One of my aims for half-term was to teach Zebra-girl to knit. I was slightly apprehensive about this project as I am not a good knitter - my tension is always wrong, and I always leave projects half-finished...but I did really enjoy it as a child, I just seem to have lost that skill along the way somewhere. When I was small all of the mummies would come into the tiny village school that I attended and we'd sit around in little knitting circles and create small coloured squares that were eventually sewn together into large blankets for the PDSA to keep donkeys warm (it used to be the People's Dispensary for Sick Animals...but I see that it has now morphed into 'Pets in Need of Vets'). This really caught my imagination and as the grown-ups chattered I would excitedly think about the soft grey poorly donkey that might be warmed by my holey square. Once the donkey-project ended (well, maybe it carried on, but we moved to Australia at that point) I don't remember knitting again until I was about 10 years old, when I suddenly became quite prolific in the manufacture of knitted glove puppets and I remember being particularly delighted by the creation of a grey elephant with a tubular trunk shooting out of his face.
So, with all this in mind, I thought it was essential that my little Zebra be taught (I told my mother that it had the potentially added bonus of her being able to make me all the clothes that I want, but lack the ability to knit once she is older...she said that sounded like I had 'sweat shop' intentions for her. Oh dear, how easily one's ideas can be misconstrued....).
Zebra-girl is very gratifying to make things with as she is always so enthusiastic and her excitement had her leaping round the house when she saw the wool that I'd chosen for her. We decided to make a blanket for her bear. Never having taught someone to knit before, I don't know whether she was slow or quick to pick it up, but I felt surprised and delighted that by the sixth row she was able to hold it all by herself and knit away, slowly but steadily. So...I thought just in case anyone else is thinking of teaching their small ones, I might make a list of things that we found helpful (not least finding the most wonderfully knowledgeable lady in my local yarn shop).
- When I was initially trying to teach the steps that form each stitch we found the best way of sitting was in a little boat so that I was directly behind her and able to hold her hands to guide her through the actions.
- I gradually reduced the amount of steering that my hands were doing on hers, until eventually they were just there to give her confidence, by the sixth row she didn't need them there at all....and we could return to sitting normally.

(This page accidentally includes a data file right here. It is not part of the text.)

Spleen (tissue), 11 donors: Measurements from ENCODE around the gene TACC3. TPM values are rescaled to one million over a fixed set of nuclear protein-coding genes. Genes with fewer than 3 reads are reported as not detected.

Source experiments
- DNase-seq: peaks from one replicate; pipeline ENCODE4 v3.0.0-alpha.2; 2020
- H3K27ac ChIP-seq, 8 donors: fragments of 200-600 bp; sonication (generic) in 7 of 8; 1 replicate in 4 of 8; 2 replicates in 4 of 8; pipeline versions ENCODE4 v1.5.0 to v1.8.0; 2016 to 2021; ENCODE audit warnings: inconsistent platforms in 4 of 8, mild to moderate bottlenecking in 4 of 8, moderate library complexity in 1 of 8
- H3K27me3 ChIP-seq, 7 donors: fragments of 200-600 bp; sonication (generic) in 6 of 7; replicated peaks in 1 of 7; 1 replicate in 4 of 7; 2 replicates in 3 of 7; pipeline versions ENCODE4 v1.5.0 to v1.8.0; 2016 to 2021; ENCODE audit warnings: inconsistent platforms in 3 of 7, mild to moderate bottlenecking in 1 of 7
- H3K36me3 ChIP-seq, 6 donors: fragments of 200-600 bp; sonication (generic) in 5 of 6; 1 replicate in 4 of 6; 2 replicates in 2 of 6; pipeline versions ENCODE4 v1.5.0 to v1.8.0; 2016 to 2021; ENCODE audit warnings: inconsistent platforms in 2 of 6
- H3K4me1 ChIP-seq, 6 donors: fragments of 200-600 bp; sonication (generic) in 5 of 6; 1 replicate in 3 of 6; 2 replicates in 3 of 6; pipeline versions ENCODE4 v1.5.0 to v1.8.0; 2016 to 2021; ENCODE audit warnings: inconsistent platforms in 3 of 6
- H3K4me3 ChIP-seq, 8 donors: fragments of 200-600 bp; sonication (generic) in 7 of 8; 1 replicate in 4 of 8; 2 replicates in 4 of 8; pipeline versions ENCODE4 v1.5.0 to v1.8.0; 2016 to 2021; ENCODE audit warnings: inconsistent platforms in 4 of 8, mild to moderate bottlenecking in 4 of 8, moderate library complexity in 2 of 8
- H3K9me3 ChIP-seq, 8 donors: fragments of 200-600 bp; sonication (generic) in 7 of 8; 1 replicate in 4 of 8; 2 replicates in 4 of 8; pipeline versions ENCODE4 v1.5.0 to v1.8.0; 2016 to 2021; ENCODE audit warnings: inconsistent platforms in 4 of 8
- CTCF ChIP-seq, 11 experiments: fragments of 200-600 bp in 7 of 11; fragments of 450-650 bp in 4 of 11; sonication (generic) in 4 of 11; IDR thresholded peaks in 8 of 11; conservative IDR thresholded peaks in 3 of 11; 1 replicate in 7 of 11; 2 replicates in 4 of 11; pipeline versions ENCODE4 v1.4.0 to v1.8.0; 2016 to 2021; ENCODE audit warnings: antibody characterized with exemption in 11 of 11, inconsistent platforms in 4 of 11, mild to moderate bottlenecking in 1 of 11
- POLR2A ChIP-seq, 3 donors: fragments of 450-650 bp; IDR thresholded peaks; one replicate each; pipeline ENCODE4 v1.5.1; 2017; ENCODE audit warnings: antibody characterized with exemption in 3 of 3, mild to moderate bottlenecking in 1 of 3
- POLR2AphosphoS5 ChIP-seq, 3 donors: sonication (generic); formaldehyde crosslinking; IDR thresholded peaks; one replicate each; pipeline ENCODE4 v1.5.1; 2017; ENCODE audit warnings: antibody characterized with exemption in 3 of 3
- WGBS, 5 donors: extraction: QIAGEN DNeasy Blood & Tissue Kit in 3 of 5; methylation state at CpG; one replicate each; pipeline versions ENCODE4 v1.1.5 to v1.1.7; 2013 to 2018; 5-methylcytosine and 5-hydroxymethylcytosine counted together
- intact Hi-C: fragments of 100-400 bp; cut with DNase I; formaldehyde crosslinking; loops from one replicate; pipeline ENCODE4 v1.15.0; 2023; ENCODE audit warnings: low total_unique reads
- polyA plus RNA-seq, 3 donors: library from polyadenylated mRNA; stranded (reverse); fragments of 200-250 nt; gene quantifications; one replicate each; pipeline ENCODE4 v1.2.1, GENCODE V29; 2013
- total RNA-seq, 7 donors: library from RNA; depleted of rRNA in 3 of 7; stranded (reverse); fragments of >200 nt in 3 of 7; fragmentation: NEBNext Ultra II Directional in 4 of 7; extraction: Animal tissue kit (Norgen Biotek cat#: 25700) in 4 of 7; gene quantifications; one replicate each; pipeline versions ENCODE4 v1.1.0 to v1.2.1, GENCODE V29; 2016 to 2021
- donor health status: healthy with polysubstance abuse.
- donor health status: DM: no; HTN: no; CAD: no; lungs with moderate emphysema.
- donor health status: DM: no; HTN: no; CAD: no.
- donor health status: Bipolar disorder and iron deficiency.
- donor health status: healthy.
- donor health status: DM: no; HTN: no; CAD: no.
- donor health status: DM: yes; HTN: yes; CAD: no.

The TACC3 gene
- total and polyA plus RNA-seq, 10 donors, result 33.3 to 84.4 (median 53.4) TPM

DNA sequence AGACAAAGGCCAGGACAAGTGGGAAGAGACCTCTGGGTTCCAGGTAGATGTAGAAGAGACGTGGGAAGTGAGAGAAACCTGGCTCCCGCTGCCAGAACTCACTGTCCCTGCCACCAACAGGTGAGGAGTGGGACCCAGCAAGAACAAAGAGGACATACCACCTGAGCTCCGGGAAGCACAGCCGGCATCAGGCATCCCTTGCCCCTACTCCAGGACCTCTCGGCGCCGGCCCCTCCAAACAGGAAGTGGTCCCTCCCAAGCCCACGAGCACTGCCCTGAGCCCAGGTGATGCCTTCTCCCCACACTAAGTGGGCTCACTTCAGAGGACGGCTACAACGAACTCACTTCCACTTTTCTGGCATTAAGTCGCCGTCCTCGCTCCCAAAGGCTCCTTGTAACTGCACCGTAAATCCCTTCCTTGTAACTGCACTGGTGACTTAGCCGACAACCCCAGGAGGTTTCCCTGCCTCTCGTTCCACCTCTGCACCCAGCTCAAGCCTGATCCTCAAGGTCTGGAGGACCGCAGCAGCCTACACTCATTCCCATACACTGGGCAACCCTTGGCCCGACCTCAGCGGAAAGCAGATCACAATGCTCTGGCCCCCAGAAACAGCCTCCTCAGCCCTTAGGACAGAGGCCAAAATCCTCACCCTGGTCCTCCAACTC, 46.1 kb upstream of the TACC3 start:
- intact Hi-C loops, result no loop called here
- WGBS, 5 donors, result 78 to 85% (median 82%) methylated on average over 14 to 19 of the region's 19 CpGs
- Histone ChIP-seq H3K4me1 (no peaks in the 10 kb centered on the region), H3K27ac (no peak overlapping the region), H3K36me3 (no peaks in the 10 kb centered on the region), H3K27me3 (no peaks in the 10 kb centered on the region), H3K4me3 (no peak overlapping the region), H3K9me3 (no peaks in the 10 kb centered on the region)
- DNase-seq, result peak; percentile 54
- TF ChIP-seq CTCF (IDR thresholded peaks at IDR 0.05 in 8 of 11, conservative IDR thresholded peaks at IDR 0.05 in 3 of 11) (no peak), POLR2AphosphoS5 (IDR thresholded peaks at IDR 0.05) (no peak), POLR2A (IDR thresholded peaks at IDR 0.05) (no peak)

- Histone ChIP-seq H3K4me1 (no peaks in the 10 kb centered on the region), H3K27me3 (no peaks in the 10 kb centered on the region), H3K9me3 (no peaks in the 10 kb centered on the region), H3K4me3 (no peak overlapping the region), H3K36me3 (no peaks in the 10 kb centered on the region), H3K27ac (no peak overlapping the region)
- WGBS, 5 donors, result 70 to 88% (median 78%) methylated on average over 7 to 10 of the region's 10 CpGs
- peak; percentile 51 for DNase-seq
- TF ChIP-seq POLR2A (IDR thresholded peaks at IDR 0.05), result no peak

- For various reasons I think a thick yarn is good to start with: the bulk of it helps the child see progress being made more quickly, it's less fiddly and the inevitable holey bits can be fluffed over slightly more.
- But even though I chose a thick yarn I tried also to pick one where the strands didn't divide up too easily (not entirely successful).
- I chose a wool that has a graduated colour...this really made a difference to persevering - Ours blended gradually from pink, to red, to orange and Zebra was so desperate to get to the orange bit that this became almost as exciting as the prospect of the actual item being completed.
- I bought children's knitting needles - they are a little shorter, and have a nice character on the top.
But what have I unleashed? Some sort of knitting addict. My little one can barely stop to eat she loves knitting so much. We have been teasing her that by the end of the week she may have created a giant knitted tea cosy to go over the top of our entire house. She giggles at this and carries on clickety-clicking.
This morning we sat in bed knitting next to one another (which seems wonderfully companiable and grown-up) and she suddenly exclaimed 'it's so funny, I actually look like a real old person knitting when you look down at my hands. I'm just like an old lady!' - she was so delighted by this that one can only assume that she has no issues with the aging process.
Below is a picture of her progress so far - you'll see she has gained a few stitches along the way...but the blanket could probably have done with being a little wider, so we'll look on that as a bonus. She went to bed an hour later than usual tonight and 'just one more row' has quickly become a familiar phrase.It would appear that in the last fortnight my crafting posts have been mainly child-centred...I've been feeling oddly unenthusiastic about any of my own projects. I have stacks (literally) of wonderful fabrics waiting to be turned into lovely things...but nothing seems to be getting made. But I do have a determination not to rename my blog 'crafting with mother'....so I must sew my way out of this rut!